While beautiful spring temperatures have settled into the Plains and Midwest, folks there shouldn't get used to it. There's a storm on the way that's going to remind Midwesterners that winter's never over till it's over.
The potential is there for a "bomb cyclone" to impact the Plains this week. That's an area of low pressure that drops 24 millibars in 24 hours -- aka a potent, rapidly intensifying storm system.
This would be the second time in less than a month a storm of this magnitude has developed in the Plains. It's rare enough to have one form inland, much less two.
Typically we see "bomb cyclones" form off the US East Coast in the form of nor'easters.
Right now the forecast models have the storm teetering on the edge of bomb-cyclone criteria. Either way, this storm is forecast to unleash a variety of wild weather this week.
Blizzard conditions likely for many
This powerful storm is forecast to develop Tuesday in the Rockies, where it will rapidly intensify and bring blizzard conditions to the Plains on Wednesday.
Overnight temperatures in the Plains will drop nearly 40 degrees in just 12 hours, including in Denver -- which is expecting a high of 80 degrees Tuesday and blizzard conditions by Wednesday night.
Winter storm warnings and watches stretch from the Rockies to the Great Lakes.
There are blizzard warnings for almost 4 million people from eastern Colorado to southwestern Minnesota.
Up to 2 feet of snow will be possible with wind gusts of 45-55 mph across South Dakota and Nebraska, along with white-out conditions.
A potentially historic winter storm
Thursday the storm will reach the Midwest, bringing with it the heavy snow and wind. A foot of snow is possible for places like Minneapolis, where forecasters are calling for "a potentially historic winter storm."
Winds will gust up to 45mph.
While an April snowstorm seems like a punch in the gut, April snowstorms do happen. Just last year, the Twin Cities experienced their top April snowstorm with 15.8 inches of snow April 13-16, 2018.
Air travel will become drastically slow, and road travel will be treacherous. Expect to stay put once the snow gets going.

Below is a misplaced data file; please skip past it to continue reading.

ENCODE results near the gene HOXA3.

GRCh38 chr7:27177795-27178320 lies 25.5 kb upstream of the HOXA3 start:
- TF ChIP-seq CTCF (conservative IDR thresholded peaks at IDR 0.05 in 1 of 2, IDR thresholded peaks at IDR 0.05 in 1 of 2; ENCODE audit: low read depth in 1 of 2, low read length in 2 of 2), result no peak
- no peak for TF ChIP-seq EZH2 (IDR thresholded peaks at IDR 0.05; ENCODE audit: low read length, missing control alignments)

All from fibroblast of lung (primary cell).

Severe storms could strike to the south of system
The snow is not the only hazard from the storm.
In the warmer air to the south, severe weather could break out Wednesday afternoon and evening in parts of Kansas and Nebraska.
Large hail, damaging winds and perhaps a tornado are likely with some of the storms. On Thursday the threat will shift farther east into Illinois, Indiana and Kentucky, with the main threat of damaging winds.
High wind and possible fire danger are another big concern
With all this talk of snow and cold, we might as well add fire to the mix.
Red flag warnings cover over 4 million people from southeastern Arizona, through much of New Mexico into eastern Colorado Tuesday, where the combination of strong winds, low relative humidity and very warm to hot temperatures will create critical fire weather conditions.
Any fires that develop will likely spread rapidly and will be hard to control.
High wind watches and warnings extend from California into Texas and Oklahoma. Wind gusts of up to 60 to 70 mph are expected in the Mountains outside of Los Angeles, with gusts up to 60 mph in Las Vegas on Tuesday. Scattered power outages are likely over much of the Southwest.
The fire risk is even worse Wednesday, with extreme fire danger -- the highest category -- from New Mexico into West Texas.
Flood threat to places drenched by last bomb cyclone
Flooding in the already hard-hit Plains will be exacerbated due to the additional precipitation.
The rain that moves in ahead of the snow in South Dakota and Nebraska could cause some immediate flood concerns, whereas the amount of fresh snow across the Plains and Midwest will be a more long-term threat.
In South Dakota and Western Minnesota, rivers will continue to experience moderate to major flooding as this additional snow will slow the rate at which waters recede.
The Red River is experiencing significant flooding because of melting snow with this new storm likely prolonging the high water.
Even if this storm doesn't become a bomb cyclone, it's still going to be extremely powerful. And after temperatures hit the mid-60s to mid-70s this past weekend, the drastic change will leave millions of Americans wishing spring weather would hurry up and stay.